Fields of dreams

Fields of dreams

There are 2 comments on the Star-Telegram.com story from Mar 6, 2006, titled Fields of dreams. In it, Star-Telegram.com reports that:

If Texas' oil and gas industries were baseball teams headed to spring training, the scouting reports would read something like this: OIL : The once-dominant Texas oil industry has fallen into a slump caused by ...

Join the discussion below, or Read more at Star-Telegram.com.

Mineral Owner

Dallas, TX

#1 Mar 24, 2006
The key here is technology. When the Barnett in northern Tarrant County started up the use of horizontal drilling was still being worked out. Horizontal drilling had been around for a long time prior but was so costly little was done. The same holds true for Hydro Fracs and 3-d seismic.
Now over the last three years advancements in technology and technique have taken the O & G companies in a new direction. The Fed has been funding a Micro drilling program that will change much the O & G business. This will allow exploration of new area that once could not be explored. It will also allow the driller to go back into areas were over drilling in the 20 & 30s damaged the rock formation and re-work these fields.
As stated in the article there are no new fields in Texas but the old one have lots of oil left. Even now there is a group working on gas hydrates. This is a fascinating area of exploration.
Unfortunately these advancements have come at a cost. Just one of the reasons we are seeing higher energy cost.
Every oil or gas field will hit the bell curve and start to decline in production, but with the technology that is being applied today many of these old declining wells are being rejuvenated.
There are many doomsday fanatics out there and all kinds of nah Sayers. I belief after being on both side of the industry is that as advancements are made in the drilling and exploration of O & G for the foreseeable future we are ok.
Bio fuels and other sources are worthwhile alternatives but until the energy companies themselves start to make it mainstream it going to stay in the background.

Drller Dan

Cleburne, TX

#2 Mar 24, 2006
Mineral Owner wrote:
The key here is technology. When the Barnett in northern Tarrant County started up the use of horizontal drilling was still being worked out. Horizontal drilling had been around for a long time prior but was so costly little was done. The same holds true for Hydro Fracs and 3-d seismic.
Now over the last three years advancements in technology and technique have taken the O & G companies in a new direction. The Fed has been funding a Micro drilling program that will change much the O & G business. This will allow exploration of new area that once could not be explored. It will also allow the driller to go back into areas were over drilling in the 20 & 30�s damaged the rock formation and re-work these fields.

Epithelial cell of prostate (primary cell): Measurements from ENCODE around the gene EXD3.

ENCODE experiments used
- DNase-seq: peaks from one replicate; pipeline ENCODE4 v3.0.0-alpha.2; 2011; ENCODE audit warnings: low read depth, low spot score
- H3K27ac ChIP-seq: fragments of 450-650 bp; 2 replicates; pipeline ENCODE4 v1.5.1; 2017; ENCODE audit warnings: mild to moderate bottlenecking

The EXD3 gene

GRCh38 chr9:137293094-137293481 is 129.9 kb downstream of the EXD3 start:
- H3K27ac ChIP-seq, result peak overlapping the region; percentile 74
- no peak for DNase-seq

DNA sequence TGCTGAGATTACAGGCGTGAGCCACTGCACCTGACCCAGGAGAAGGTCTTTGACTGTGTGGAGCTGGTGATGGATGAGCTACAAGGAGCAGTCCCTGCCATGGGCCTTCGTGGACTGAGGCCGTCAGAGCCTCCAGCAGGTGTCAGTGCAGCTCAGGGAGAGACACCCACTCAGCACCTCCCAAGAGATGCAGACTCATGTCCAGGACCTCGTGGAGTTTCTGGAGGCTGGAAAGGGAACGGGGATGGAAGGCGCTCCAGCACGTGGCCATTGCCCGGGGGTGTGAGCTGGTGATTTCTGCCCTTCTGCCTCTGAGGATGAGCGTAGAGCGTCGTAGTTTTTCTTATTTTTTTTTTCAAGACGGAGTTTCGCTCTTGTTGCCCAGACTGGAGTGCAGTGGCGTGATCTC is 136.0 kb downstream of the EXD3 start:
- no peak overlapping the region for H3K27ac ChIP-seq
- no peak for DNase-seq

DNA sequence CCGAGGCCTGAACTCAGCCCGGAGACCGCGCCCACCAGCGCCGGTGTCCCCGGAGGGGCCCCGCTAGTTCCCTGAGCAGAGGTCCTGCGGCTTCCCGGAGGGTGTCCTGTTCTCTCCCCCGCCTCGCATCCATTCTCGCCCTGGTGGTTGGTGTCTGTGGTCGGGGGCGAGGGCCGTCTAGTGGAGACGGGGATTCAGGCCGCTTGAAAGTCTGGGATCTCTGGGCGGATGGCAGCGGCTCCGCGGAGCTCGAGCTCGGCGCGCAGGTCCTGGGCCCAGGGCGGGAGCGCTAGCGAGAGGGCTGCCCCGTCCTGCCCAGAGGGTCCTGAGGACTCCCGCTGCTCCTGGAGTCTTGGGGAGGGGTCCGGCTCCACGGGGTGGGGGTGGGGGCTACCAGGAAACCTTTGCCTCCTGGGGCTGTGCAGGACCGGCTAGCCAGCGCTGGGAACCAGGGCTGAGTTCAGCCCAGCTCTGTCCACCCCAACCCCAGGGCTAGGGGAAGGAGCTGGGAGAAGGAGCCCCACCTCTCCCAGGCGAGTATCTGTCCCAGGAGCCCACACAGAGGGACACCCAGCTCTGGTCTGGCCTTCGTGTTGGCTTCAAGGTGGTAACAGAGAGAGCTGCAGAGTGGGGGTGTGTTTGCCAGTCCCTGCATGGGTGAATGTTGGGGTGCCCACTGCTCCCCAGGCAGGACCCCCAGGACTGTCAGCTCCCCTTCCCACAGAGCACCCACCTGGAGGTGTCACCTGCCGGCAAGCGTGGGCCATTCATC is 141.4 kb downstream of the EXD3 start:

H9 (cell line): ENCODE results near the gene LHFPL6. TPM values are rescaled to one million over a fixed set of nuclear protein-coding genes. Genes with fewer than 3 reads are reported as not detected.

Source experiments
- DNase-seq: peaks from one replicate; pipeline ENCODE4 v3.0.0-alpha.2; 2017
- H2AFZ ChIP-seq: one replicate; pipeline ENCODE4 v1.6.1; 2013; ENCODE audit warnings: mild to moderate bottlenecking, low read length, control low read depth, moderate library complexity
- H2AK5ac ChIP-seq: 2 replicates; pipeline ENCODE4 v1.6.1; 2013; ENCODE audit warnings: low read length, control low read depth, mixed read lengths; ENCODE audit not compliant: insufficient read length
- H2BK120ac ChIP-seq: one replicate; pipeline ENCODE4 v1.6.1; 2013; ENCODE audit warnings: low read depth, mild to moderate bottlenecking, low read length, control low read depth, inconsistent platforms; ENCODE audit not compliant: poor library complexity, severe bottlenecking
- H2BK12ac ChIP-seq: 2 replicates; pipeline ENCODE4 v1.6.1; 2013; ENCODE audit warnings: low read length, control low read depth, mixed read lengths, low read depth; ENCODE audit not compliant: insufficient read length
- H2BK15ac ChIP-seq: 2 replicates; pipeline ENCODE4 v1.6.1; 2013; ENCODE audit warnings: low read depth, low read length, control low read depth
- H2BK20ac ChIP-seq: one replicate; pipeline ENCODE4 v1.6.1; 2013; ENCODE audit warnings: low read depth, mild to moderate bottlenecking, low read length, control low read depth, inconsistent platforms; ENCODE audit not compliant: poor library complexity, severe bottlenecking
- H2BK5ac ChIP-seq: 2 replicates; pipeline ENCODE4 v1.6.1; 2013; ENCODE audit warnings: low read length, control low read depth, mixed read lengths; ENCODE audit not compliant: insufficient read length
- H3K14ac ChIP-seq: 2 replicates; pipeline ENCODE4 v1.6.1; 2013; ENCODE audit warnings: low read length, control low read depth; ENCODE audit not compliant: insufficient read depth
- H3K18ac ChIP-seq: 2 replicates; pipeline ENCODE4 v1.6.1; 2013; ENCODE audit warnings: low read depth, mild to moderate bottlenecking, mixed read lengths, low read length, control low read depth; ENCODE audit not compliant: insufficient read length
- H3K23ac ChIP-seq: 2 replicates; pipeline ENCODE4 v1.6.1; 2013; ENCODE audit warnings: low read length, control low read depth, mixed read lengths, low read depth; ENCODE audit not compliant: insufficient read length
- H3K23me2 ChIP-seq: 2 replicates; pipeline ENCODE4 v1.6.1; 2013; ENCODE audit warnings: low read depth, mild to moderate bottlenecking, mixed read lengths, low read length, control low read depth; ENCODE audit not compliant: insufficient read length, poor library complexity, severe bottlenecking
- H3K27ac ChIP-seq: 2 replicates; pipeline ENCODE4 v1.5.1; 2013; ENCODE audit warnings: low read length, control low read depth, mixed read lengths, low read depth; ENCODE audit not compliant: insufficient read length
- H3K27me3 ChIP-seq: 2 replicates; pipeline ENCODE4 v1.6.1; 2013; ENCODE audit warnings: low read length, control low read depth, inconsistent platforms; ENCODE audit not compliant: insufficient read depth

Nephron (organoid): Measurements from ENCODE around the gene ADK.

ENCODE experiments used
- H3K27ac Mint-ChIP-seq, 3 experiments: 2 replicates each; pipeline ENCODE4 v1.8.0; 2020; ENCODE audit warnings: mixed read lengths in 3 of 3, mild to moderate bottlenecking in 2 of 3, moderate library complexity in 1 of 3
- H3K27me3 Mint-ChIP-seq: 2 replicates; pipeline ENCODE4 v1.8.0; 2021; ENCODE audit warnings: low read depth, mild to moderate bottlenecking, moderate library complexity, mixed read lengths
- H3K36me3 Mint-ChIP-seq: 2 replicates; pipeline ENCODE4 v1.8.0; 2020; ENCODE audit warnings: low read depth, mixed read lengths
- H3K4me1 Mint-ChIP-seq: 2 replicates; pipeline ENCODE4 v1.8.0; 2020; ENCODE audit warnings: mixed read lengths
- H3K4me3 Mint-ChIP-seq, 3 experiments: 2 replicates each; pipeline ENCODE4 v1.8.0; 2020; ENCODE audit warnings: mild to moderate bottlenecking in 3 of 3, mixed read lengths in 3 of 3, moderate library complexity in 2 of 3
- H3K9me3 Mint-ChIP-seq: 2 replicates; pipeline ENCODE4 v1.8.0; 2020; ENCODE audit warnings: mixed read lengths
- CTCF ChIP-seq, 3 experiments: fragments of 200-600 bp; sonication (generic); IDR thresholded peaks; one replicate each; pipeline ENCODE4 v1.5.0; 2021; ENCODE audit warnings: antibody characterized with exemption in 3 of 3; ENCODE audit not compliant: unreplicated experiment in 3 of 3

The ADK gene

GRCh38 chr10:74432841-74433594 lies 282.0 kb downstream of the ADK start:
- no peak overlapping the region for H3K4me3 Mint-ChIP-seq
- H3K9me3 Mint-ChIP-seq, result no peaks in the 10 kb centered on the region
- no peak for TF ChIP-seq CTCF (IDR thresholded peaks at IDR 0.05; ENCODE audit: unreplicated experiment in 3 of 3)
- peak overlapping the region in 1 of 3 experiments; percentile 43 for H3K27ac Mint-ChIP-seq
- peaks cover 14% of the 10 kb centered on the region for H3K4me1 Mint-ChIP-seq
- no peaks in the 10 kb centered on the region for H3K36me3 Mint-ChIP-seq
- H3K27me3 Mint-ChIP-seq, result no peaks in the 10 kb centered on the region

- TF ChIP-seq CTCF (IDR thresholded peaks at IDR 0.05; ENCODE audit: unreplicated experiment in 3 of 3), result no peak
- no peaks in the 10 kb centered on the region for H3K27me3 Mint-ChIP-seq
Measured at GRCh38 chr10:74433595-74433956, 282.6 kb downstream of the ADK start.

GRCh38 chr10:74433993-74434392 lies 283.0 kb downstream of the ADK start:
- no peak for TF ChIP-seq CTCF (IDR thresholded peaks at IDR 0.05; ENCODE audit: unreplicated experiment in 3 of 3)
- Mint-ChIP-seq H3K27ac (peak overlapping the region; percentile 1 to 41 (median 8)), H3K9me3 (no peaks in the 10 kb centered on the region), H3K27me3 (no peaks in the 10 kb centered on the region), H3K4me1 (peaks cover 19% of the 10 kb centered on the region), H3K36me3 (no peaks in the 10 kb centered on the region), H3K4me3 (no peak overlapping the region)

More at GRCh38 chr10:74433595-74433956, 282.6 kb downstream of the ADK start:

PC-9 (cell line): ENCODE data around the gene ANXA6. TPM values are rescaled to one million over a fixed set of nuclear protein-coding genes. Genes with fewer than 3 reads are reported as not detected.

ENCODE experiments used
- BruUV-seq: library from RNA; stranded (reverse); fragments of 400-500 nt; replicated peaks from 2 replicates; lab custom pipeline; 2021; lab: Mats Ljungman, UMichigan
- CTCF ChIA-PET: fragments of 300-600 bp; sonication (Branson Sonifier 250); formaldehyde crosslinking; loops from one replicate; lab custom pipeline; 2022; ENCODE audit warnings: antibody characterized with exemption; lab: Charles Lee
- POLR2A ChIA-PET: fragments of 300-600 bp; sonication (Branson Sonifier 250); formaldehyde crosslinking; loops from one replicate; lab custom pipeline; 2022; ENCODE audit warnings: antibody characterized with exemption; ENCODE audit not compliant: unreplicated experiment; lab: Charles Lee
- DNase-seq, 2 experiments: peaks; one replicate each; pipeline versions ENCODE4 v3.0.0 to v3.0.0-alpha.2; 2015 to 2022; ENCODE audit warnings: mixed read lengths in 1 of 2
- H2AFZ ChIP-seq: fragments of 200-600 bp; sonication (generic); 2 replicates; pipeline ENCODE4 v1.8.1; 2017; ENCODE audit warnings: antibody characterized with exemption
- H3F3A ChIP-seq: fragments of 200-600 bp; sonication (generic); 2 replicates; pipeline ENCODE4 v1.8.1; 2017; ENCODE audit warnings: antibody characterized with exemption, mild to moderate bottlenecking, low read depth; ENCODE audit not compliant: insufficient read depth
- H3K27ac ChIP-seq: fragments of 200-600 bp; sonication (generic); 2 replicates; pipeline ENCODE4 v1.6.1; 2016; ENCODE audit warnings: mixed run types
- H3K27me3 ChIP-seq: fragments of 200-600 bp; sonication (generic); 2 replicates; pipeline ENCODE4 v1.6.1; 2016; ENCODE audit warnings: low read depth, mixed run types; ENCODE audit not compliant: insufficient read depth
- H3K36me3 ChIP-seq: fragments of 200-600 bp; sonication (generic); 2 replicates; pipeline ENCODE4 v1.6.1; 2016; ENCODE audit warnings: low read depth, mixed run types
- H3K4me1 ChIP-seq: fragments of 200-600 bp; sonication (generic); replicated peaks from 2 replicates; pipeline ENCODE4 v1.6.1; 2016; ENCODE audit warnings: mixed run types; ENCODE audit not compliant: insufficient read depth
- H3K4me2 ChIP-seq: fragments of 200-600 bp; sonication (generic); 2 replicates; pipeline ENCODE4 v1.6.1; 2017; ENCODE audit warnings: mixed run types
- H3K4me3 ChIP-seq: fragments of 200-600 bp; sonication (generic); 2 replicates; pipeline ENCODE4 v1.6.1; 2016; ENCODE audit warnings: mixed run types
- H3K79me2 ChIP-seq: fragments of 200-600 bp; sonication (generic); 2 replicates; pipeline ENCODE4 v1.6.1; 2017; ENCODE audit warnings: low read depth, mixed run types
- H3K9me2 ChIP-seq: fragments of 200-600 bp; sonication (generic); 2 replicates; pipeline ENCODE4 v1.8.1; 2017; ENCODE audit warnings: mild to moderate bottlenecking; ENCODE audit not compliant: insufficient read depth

As stated in the article there are no new fields in Texas but the old one have lots of oil left. Even now there is a group working on gas hydrates. This is a fascinating area of exploration.
Unfortunately these advancements have come at a cost. Just one of the reasons we are seeing higher energy cost.
Every oil or gas field will hit the bell curve and start to decline in production, but with the technology that is being applied today many of these old declining wells are being rejuvenated.
There are many doomsday fanatics out there and all kinds of nah Sayers. I belief after being on both side of the industry is that as advancements are made in the drilling and exploration of O & G for the foreseeable future we are ok.
Bio fuels and other sources are worthwhile alternatives but until the energy companies themselves start to make it mainstream it going to stay in the background.

I have to agree that there are no new fields in Texas but a number of the older fields will breathe new life as advancements are made.
My family has been in the Texas drilling business since 1901. We have seen it all; we also new back in 68 that in the mid 80’s we were on the down hill side. We all knew that advancements would turn the industry around but those advancements had to be economically sound. As other once third worlds have evolved these advancements are starting to become economically sound.
We will see another energy crises and it’s not going to be like the last two. The up side is that technology is going to allow us more options than we have ever had before. I don’t think crude will ever decline. The Middle East has done very little real exploration in the last 20 years. All the big oil companies are working on alternative fuels and resources but for the next several decades these advancements are still in their infancy.
Well my shift is about to start and the man wants a hole so I’m off.

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